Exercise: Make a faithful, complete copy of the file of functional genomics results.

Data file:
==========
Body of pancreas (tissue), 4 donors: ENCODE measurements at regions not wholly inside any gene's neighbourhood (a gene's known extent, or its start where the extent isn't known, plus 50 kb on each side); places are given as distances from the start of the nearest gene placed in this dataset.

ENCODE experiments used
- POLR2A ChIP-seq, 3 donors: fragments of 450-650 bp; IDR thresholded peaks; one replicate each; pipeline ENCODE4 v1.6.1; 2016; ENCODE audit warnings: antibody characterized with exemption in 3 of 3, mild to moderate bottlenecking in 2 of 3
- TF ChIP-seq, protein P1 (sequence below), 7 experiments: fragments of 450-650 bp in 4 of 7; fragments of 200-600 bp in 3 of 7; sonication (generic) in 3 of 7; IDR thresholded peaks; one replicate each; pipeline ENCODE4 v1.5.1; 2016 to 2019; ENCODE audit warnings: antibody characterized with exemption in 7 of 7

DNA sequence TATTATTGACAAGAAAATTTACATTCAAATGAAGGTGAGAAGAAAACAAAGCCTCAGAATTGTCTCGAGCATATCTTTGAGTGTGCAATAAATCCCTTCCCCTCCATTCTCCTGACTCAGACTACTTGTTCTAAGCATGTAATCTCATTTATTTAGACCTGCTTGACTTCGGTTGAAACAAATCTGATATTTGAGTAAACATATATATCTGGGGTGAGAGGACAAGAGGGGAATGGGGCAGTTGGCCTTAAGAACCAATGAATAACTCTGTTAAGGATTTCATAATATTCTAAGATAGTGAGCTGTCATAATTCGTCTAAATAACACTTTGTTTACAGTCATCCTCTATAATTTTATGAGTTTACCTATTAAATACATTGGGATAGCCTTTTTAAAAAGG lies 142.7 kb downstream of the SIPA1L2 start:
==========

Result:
Body of pancreas (tissue), 4 donors: ENCODE measurements at regions not wholly inside any gene's neighbourhood (a gene's known extent, or its start where the extent isn't known, plus 50 kb on each side); places are given as distances from the start of the nearest gene placed in this dataset.

ENCODE experiments used
- POLR2A ChIP-seq, 3 donors: fragments of 450-650 bp; IDR thresholded peaks; one replicate each; pipeline ENCODE4 v1.6.1; 2016; ENCODE audit warnings: antibody characterized with exemption in 3 of 3, mild to moderate bottlenecking in 2 of 3
- TF ChIP-seq, protein P1 (sequence below), 7 experiments: fragments of 450-650 bp in 4 of 7; fragments of 200-600 bp in 3 of 7; sonication (generic) in 3 of 7; IDR thresholded peaks; one replicate each; pipeline ENCODE4 v1.5.1; 2016 to 2019; ENCODE audit warnings: antibody characterized with exemption in 7 of 7

DNA sequence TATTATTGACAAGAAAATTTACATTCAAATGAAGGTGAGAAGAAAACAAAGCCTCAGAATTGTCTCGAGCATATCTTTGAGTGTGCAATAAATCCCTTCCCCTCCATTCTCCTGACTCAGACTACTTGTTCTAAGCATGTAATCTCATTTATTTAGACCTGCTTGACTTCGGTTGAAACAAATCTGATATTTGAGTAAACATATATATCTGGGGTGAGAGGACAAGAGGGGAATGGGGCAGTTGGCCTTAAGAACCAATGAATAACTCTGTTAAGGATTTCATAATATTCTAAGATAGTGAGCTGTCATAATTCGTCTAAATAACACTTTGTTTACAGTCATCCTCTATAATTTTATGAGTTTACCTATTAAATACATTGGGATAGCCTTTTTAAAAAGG lies 142.7 kb downstream of the SIPA1L2 start: